Adam Goldstein

Q&A with ‘Book of Mormon,’ ‘South Park’ creators Matt Stone and Trey Parker

  • book-of-mormon

It didn’t take long for The Book of Mormon to win massive critical acclaim after its debut at the Eugene O’Neil theater in New York last year. The musical by Colorado natives and South Park creators Trey Parker and Matt Stone quickly won over the critics, and would go on to pick up nine Tony Awards. In January, tickets for the Denver stop on the inaugural tour sold out within a matter hours.

Even with all that success and attention under their belts, Stone and Parker insist that the debut of the touring production that’s set for the Ellie Caulkins Opera House on Aug. 14 will stand as a new step for the show. In addition to the Ellie’s greater capacity (the theater seats about twice the crowd as the O’Neil), the show in Denver will introduce a new cast to audiences. The stop has also given the writers the chance to make some familiar stops (the pair treated the entire cast and crew to dinner at Casa Bonita) and find new facets in a show that’s still fairly new.

We caught up with Parker and Stone to talk about the creative process behind the musical, the tributes to classic Broadway combined with the pair’s subversive brand of humor and their favorite stops in Colorado. Look for further coverage and additional coverage in days before the show’s debut.

Aurora Sentinel: It seems like there’s a dual dynamic to the progression of this show. On one hand, the roots stretch back seven years, but I also read that you didn’t get to hear the final orchestration of the show until a week before the premiere.

Trey Parker: That’s normal. You get in and you do that the whole thing called tech. You’re stopping and starting the whole show every two seconds and it’s like, ‘OK, well when do we get to run the show and see it?’ ‘Oh, we’ll do that on Tuesday.’

Matt Stone: The analogy I’d use … We were in the middle of this and we were like, ‘This is tomorrow?’ That’s compared to film where you get to look at something over and sculpt it. It’s kind of like if you cooked stir fry, you go get the meat from the market, then you grew spices in your garden for months, then you got vegetables from someplace in Europe and you cook it all in a minute.

It’s like you worked on all the ingredients and the parts and then it was thrown together in the last six days. With this cast, we’ll have the orchestration tomorrow. It’s less of a deal this time, because we’ve obviously heard the Broadway version, but it’s the same timeline. We hadn’t heard the show with the orchestra until a week before everyone else in the world did. So, we were turned off by that … We’re going to see the show beginning to end three days before the first paid preview.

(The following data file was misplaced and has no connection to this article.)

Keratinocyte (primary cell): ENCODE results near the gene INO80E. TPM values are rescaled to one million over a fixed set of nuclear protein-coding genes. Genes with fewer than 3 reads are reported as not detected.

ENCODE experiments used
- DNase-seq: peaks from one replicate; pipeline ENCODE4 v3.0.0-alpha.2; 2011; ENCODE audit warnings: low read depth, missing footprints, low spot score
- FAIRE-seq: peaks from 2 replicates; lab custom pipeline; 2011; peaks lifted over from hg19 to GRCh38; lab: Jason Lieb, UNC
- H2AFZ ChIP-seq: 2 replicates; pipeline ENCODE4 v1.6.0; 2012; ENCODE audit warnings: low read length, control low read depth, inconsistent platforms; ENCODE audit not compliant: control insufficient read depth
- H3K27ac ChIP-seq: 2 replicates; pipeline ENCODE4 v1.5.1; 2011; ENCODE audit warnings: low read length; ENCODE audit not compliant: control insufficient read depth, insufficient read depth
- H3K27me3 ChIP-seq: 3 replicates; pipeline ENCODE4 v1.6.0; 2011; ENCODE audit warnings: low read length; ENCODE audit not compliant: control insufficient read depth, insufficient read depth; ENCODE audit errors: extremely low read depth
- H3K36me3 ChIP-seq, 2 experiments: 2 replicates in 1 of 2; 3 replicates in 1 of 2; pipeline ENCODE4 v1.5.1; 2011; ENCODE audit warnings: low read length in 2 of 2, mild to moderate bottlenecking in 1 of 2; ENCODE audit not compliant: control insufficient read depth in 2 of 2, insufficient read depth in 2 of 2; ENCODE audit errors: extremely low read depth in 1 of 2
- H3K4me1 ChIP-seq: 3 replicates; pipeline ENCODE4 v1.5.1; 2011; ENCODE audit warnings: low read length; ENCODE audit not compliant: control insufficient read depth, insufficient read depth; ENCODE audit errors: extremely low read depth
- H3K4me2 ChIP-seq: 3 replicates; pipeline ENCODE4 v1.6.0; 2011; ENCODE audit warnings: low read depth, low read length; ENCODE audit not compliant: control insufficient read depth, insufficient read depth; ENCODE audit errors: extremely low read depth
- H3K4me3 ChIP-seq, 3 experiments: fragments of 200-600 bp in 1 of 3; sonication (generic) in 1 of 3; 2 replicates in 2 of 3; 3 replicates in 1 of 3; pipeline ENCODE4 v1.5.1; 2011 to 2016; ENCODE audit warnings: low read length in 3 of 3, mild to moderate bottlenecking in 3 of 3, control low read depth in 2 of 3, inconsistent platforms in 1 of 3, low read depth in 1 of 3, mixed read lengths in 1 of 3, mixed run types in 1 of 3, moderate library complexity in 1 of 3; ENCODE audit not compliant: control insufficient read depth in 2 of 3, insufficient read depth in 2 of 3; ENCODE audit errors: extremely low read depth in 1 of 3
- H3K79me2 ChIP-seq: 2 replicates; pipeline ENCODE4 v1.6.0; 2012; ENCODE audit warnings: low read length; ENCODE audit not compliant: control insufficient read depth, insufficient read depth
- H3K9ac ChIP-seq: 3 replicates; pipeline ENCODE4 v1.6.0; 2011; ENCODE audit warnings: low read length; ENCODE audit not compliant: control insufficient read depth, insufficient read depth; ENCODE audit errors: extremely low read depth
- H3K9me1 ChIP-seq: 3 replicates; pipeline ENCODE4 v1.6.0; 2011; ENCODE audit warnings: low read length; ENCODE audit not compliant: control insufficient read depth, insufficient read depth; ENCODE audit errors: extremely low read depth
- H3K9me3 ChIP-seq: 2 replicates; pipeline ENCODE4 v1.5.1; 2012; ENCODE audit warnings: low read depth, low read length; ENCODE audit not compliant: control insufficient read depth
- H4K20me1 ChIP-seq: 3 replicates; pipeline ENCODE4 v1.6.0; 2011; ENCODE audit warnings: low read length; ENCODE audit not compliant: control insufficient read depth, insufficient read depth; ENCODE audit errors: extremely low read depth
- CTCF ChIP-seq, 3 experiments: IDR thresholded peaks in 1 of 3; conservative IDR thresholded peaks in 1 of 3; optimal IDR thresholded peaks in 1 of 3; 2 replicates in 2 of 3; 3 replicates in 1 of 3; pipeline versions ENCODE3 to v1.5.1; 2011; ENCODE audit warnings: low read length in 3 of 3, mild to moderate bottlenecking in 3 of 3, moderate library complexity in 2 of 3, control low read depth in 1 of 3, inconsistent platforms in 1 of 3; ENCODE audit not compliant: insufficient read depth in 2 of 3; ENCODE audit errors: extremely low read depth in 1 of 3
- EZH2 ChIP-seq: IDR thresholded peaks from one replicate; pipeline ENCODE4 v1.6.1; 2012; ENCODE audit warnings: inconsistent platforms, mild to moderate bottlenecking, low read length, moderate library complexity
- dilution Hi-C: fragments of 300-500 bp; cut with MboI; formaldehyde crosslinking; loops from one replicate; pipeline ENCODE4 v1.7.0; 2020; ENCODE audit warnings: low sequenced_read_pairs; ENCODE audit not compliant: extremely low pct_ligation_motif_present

TP: That’s what everyone does. But you realize that everyone here is a total professional, and they’re going to run it and it’s going to be fine.

MS: They’re professional actors, and they’re really, really good and people bring their A-game. I guess their side of it is that they need that audience. They don’t want to do it anymore to an empty audience. I get that, too.

AS: As Colorado natives, is there any special significance debuting the show at the Buell? Did you make any stops here on field trips as kids?

TP: You have to launch a tour somewhere. We have to spend three weeks in some city, besides New York and L.A., and it’s great that it’s here with our family and our friends. It’s great to be somewhere we’re familiar with.

We’re in Colorado a lot because we have friends and family here … It still feels a bit like home, which is great.

MS: Yeah, my dad taught at Auraria … Just this area I came to all the time.

TP: And this theater is so much bigger than our Broadway theater. It’s kind of like, ‘Wow, we’re big time.’ It feels weird to step up.

AS: The structure and content of the show seems to draw so much from classic Broadway. In addition to the edgy, subversive elements of the show, it feels like the show includes a real homage to the history of musical theater.